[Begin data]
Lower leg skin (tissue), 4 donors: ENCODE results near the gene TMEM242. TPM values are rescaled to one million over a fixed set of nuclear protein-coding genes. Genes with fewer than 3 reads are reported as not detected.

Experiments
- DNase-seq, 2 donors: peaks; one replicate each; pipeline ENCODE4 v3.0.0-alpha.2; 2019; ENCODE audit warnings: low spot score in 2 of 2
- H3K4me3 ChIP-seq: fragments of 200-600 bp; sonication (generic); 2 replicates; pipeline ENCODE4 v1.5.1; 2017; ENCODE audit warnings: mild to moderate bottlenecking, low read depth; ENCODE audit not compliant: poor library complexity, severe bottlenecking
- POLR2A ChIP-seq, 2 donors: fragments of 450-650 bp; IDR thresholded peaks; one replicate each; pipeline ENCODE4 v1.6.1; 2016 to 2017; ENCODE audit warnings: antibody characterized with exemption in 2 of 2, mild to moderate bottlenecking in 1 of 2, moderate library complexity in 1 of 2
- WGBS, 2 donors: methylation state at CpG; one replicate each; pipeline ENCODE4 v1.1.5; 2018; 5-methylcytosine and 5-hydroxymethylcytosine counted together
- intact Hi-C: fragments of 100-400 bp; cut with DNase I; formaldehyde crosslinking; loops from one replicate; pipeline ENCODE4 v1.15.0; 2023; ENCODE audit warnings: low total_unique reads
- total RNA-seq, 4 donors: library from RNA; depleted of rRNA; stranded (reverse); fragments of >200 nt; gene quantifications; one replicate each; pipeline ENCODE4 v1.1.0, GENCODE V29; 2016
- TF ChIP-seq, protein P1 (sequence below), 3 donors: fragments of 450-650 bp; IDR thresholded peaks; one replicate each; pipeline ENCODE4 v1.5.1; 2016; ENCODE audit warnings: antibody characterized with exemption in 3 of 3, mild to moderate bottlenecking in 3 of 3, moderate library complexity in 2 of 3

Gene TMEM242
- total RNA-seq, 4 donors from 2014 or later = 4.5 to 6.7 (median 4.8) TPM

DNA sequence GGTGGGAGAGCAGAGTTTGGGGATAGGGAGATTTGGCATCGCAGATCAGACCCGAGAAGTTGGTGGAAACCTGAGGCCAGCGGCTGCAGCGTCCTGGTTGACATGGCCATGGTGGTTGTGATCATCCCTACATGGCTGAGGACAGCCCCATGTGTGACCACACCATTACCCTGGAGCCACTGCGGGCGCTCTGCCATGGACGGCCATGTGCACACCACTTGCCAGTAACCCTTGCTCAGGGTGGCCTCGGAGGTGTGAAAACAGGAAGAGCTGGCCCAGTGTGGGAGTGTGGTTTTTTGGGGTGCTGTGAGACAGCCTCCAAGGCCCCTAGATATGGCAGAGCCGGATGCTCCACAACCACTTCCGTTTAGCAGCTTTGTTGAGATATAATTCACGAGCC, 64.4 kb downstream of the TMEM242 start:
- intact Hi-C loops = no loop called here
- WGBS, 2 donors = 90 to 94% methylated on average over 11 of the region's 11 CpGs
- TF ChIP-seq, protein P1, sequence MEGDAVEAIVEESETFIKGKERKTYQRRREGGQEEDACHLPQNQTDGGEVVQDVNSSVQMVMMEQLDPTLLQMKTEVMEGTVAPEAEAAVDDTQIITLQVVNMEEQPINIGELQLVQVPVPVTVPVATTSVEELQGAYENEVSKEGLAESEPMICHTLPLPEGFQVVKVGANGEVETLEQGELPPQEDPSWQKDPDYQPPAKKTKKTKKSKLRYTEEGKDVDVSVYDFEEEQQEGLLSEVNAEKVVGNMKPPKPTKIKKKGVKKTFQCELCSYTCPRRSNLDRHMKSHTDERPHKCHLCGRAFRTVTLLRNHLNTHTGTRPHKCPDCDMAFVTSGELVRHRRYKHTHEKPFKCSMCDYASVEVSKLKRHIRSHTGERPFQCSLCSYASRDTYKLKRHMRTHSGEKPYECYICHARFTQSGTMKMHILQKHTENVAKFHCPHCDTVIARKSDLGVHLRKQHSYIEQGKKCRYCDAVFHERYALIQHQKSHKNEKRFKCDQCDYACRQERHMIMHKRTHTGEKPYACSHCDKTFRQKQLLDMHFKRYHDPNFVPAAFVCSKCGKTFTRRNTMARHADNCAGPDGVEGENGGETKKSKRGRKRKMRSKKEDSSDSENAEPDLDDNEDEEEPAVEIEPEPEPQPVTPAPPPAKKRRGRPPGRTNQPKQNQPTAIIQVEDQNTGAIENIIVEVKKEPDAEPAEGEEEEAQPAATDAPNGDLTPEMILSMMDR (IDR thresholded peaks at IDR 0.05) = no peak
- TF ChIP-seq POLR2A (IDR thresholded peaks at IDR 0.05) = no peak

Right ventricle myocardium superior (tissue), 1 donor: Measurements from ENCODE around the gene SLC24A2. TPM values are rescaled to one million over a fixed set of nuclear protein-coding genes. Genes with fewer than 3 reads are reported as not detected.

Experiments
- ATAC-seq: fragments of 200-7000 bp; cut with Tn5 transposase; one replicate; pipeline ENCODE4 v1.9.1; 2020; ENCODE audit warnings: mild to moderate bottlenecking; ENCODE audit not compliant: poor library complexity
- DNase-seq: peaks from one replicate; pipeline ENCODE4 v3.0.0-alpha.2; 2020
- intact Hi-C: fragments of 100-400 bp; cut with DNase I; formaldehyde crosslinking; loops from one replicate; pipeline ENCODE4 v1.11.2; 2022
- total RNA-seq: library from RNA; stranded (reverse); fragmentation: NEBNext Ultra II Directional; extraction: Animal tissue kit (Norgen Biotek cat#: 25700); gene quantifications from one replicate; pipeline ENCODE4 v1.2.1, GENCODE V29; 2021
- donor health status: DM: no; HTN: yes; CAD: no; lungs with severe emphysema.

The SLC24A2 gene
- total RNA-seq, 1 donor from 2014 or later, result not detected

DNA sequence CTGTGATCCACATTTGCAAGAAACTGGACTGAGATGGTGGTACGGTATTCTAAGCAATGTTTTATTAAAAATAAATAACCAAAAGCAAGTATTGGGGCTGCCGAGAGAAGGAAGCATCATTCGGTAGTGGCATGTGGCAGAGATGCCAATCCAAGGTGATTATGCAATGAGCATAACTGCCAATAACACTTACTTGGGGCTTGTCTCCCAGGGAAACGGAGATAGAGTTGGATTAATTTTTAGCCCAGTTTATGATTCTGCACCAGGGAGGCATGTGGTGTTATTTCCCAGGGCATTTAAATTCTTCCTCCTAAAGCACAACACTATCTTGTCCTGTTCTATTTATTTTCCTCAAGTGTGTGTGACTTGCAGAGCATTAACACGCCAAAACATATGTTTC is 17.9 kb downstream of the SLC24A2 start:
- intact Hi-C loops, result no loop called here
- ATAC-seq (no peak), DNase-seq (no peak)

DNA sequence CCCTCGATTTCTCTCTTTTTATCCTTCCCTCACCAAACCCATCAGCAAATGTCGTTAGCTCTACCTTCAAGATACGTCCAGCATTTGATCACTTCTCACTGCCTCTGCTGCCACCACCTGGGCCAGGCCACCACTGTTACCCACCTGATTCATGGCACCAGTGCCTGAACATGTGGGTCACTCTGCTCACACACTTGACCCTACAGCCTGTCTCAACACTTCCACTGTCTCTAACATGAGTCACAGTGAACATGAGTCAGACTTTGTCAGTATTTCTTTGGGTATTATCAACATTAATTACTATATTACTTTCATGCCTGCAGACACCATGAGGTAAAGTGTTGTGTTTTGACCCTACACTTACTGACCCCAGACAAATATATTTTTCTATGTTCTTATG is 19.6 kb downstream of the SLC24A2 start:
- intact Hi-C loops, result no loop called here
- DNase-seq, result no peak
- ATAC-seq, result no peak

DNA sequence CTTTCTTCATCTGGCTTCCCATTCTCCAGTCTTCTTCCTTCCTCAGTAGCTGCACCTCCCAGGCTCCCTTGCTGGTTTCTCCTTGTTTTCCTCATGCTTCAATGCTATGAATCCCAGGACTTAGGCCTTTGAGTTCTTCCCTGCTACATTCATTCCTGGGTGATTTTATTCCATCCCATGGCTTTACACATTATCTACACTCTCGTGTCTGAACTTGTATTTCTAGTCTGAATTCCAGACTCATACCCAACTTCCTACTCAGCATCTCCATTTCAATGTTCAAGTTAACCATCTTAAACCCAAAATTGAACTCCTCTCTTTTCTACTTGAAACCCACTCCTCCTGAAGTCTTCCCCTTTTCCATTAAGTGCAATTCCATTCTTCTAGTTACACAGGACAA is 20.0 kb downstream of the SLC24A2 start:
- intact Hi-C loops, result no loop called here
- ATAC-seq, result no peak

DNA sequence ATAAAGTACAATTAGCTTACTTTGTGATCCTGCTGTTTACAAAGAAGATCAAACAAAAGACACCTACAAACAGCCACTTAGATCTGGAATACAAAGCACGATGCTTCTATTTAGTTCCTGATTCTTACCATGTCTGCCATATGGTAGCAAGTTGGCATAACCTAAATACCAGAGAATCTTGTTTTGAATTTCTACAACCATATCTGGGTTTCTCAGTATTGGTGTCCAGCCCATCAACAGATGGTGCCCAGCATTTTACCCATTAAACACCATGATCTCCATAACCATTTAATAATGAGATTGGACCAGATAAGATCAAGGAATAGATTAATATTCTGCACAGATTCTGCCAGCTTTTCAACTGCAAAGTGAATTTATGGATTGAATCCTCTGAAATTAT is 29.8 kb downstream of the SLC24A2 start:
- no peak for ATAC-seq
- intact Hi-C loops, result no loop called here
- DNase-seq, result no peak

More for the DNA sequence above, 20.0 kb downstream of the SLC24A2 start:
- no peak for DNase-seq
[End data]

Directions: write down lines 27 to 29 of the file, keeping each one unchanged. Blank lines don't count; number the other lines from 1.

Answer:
- intact Hi-C loops, result no loop called here
- ATAC-seq (no peak), DNase-seq (no peak)

DNA sequence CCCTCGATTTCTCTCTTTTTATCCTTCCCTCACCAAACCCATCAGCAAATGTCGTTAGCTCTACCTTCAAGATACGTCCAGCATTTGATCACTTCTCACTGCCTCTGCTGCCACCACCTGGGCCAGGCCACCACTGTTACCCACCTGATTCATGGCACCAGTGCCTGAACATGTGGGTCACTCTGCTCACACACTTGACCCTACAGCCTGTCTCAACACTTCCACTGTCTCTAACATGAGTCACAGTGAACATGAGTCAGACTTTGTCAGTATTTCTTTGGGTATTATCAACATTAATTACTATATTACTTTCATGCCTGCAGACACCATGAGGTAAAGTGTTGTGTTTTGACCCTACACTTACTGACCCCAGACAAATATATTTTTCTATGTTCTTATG is 19.6 kb downstream of the SLC24A2 start: